Making North America

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Making North America
PBS-MakingNorthAmerica-DvdCover.jpg
DVD cover
GenreDocumentary film
Directed byPeter Oxley and Gwyn Williams[1]
Narrated byKirk Johnson (Director of the Smithsonian National Museum of Natural History)[1]
Theme music composerTy Unwin
Country of originUnited States
Original language(s)English
No. of episodesThree one-hour episodes
Production
Producer(s)Peter Oxleyl
CinematographyPiers Leigh
Editor(s)Paul Shepard and Dan McCabe
Running time3 h (180 min)
Production company(s)Windfall Films
DistributorPublic Broadcasting Service
Release
Original networkPBS Nova series
Original releasePremiered nationwide on November 4, 2015[1]
External links
Website

Making North America is a 2015 American documentary film which premiered nationwide on November 4, 2015.[1] The PBS Nova film, in three-episodes of one hour each, was hosted by Kirk Johnson (Director of the Smithsonian National Museum of Natural History); Peter Oxley directed the first episode while Gwyn Williams directed the second and third. The series describes the very beginnings and later developments of the North American continent: from the origin of planet Earth 4.54 billion years ago; to the various movements of tectonic plates and their effect on the sculpturing of the continent's land and mountains, including the Rocky Mountains, Yellowstone and the Grand Canyon; to the emergence of life on the continent and its later evolution; and, finally, to the more recent settlement of the land by humans.[1][2] According to Johnson, "Most people will not have considered a time when there was no North America ... What was there before North America? How did it form? When did it start? How did it come together?"[3]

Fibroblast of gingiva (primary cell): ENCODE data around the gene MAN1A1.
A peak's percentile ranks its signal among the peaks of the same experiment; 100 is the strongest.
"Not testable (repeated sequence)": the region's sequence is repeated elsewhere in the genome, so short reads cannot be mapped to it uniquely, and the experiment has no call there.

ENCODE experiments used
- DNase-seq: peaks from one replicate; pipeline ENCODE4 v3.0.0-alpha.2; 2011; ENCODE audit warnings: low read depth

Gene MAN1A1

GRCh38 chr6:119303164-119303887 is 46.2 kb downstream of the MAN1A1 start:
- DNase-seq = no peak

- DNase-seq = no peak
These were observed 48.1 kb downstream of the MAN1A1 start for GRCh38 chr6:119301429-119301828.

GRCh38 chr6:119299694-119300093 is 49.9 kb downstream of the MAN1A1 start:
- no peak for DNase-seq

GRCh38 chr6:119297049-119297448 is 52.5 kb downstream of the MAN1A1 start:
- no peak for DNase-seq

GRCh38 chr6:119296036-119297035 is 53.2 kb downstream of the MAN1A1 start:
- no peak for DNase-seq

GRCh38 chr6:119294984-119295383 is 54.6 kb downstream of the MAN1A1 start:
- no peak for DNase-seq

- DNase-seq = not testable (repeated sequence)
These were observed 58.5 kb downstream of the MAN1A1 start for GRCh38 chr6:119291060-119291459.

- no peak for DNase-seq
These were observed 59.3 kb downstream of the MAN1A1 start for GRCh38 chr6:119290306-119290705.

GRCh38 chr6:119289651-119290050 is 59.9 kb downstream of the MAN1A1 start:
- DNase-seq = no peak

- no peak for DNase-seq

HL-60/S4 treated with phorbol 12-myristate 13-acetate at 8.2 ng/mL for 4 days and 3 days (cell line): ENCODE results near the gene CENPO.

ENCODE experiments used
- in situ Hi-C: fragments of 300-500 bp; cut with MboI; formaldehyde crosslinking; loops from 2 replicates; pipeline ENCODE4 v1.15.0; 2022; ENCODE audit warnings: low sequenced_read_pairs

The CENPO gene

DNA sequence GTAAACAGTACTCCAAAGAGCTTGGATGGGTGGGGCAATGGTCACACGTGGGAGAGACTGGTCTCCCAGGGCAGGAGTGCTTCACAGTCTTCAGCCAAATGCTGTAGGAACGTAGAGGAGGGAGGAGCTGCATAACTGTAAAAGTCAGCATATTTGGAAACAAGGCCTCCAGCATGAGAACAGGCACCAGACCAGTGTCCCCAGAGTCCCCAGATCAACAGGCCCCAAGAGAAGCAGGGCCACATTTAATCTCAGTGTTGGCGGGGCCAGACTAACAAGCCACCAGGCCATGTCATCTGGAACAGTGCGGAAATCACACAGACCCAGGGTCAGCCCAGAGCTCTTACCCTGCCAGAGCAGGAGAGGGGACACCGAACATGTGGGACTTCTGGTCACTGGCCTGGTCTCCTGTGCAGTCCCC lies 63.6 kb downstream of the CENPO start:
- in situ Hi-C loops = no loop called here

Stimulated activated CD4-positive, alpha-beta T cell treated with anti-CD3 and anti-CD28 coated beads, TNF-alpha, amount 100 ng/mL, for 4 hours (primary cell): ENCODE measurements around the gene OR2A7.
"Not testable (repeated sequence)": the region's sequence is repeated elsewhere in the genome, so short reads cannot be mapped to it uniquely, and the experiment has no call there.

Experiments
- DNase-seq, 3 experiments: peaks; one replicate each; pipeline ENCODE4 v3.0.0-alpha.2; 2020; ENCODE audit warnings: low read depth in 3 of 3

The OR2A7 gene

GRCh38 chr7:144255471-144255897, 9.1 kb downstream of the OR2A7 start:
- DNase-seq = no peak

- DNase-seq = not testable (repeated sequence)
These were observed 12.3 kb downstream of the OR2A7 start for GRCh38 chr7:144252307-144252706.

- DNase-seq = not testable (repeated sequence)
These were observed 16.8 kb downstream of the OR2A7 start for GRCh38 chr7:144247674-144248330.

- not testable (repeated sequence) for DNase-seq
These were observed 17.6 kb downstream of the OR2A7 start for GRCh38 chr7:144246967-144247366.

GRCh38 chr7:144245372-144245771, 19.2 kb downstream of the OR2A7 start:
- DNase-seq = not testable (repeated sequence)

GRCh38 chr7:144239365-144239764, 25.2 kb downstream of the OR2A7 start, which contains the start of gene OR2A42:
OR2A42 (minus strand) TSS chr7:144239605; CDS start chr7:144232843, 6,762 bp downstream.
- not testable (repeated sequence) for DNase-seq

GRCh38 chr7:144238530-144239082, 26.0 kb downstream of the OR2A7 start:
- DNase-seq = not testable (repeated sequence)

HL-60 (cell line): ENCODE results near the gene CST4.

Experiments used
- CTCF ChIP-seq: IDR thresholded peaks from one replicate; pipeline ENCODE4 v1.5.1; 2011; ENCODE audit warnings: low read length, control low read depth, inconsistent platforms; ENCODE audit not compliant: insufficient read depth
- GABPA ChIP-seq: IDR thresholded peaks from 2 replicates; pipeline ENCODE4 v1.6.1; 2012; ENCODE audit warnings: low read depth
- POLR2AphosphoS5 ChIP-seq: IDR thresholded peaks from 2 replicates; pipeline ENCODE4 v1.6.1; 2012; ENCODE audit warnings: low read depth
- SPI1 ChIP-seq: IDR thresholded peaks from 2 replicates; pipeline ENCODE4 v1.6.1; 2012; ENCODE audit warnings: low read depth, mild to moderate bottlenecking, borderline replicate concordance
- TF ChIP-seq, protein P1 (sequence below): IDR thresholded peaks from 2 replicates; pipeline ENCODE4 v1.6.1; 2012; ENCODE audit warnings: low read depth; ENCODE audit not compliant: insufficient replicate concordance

Episodes[edit]

No. Episode[1] Original air date (nationwide)
1"Origins"[7]November 4, 2015 (2015-11-04)
The very early formation of the North American continent over the first 3 billion years of the existence of Earth, after the origin of the planet 4.54 billion years ago, is presented. The appearance of the earliest life, possibly as early as 4.28 billion years ago,[4] and later evolution, about 800 million years ago,[5] from unicellular organisms to multicellular organisms,[6] within the planet's ancient oceans, are described.
2"Life"[8]November 11, 2015 (2015-11-11)
The emergence of early life from ancient oceans onto the early North American continent, about 550 million years ago, and life's later evolution on land, are presented. Dinosaurs, like Tyrannosaurus rex (T. rex), as well as giant marine reptiles that lived in a huge ancient inland sea which covered the state of Kansas (and much more) about 100 million years ago, are described.
3"Human"[9]November 18, 2015 (2015-11-18)
The human settlement of the North American continent, as early as 40,000 years ago by Native American ancestors, and later, about 500 years ago, by European settlers, are presented. Modern-day geological processes and the possible consequences of human activities, such as the burning of fossil fuels, that pose potential risks to our human civilization, are described.